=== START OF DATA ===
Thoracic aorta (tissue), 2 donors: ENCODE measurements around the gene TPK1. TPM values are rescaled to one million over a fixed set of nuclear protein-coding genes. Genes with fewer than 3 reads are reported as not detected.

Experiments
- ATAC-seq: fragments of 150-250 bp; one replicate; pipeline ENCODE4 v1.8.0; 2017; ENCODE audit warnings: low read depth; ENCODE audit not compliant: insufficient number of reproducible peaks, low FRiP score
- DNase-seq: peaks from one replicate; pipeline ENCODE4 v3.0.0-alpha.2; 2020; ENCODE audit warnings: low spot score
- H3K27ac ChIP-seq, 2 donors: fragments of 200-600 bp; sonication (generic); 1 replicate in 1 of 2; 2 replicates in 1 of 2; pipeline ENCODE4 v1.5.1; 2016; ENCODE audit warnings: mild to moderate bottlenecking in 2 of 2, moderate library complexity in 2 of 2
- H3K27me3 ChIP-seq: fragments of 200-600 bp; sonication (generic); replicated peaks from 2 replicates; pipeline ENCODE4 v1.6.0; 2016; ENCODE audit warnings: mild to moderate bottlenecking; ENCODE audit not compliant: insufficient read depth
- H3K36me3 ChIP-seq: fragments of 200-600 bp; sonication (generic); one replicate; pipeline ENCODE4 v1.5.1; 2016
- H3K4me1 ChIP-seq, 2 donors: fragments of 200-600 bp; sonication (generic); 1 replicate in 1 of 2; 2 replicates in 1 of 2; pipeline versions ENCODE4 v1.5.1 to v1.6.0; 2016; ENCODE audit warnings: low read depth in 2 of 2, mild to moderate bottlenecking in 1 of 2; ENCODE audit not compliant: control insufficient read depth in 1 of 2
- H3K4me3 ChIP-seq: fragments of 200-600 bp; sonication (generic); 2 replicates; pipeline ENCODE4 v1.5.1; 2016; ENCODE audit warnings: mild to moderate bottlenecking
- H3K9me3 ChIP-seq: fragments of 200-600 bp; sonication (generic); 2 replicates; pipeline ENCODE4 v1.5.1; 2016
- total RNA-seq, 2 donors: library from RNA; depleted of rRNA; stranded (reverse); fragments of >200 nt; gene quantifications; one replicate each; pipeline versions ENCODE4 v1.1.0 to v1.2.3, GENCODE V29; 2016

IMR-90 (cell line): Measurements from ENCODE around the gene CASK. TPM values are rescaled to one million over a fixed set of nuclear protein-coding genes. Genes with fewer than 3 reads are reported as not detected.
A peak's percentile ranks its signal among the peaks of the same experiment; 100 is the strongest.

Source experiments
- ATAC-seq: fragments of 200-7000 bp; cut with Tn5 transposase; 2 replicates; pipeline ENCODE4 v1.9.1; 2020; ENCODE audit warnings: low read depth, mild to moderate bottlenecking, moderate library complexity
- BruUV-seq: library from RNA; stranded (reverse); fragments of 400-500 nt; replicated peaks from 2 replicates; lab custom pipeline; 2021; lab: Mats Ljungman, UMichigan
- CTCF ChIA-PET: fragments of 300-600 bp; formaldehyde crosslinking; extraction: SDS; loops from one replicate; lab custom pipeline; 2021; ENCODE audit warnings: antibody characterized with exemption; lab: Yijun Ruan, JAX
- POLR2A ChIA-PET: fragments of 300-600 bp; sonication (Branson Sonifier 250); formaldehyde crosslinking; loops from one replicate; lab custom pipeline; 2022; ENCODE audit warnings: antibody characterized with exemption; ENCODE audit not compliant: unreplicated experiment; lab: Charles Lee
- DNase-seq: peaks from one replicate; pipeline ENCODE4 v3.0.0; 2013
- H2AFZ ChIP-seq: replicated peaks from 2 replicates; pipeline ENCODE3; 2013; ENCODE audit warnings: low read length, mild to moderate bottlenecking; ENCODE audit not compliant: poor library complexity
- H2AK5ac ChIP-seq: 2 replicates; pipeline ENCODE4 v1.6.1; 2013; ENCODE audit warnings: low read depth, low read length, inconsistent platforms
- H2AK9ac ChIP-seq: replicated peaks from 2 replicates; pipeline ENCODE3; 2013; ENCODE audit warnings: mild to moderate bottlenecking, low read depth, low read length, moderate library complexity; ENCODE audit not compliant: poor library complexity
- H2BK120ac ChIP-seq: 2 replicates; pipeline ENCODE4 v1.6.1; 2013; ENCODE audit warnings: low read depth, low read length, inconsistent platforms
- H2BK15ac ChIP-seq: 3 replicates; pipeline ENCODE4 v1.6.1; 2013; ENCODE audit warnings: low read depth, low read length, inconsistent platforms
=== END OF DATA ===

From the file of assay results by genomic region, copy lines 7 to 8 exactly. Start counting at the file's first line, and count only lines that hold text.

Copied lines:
- H3K36me3 ChIP-seq: fragments of 200-600 bp; sonication (generic); one replicate; pipeline ENCODE4 v1.5.1; 2016
- H3K4me1 ChIP-seq, 2 donors: fragments of 200-600 bp; sonication (generic); 1 replicate in 1 of 2; 2 replicates in 1 of 2; pipeline versions ENCODE4 v1.5.1 to v1.6.0; 2016; ENCODE audit warnings: low read depth in 2 of 2, mild to moderate bottlenecking in 1 of 2; ENCODE audit not compliant: control insufficient read depth in 1 of 2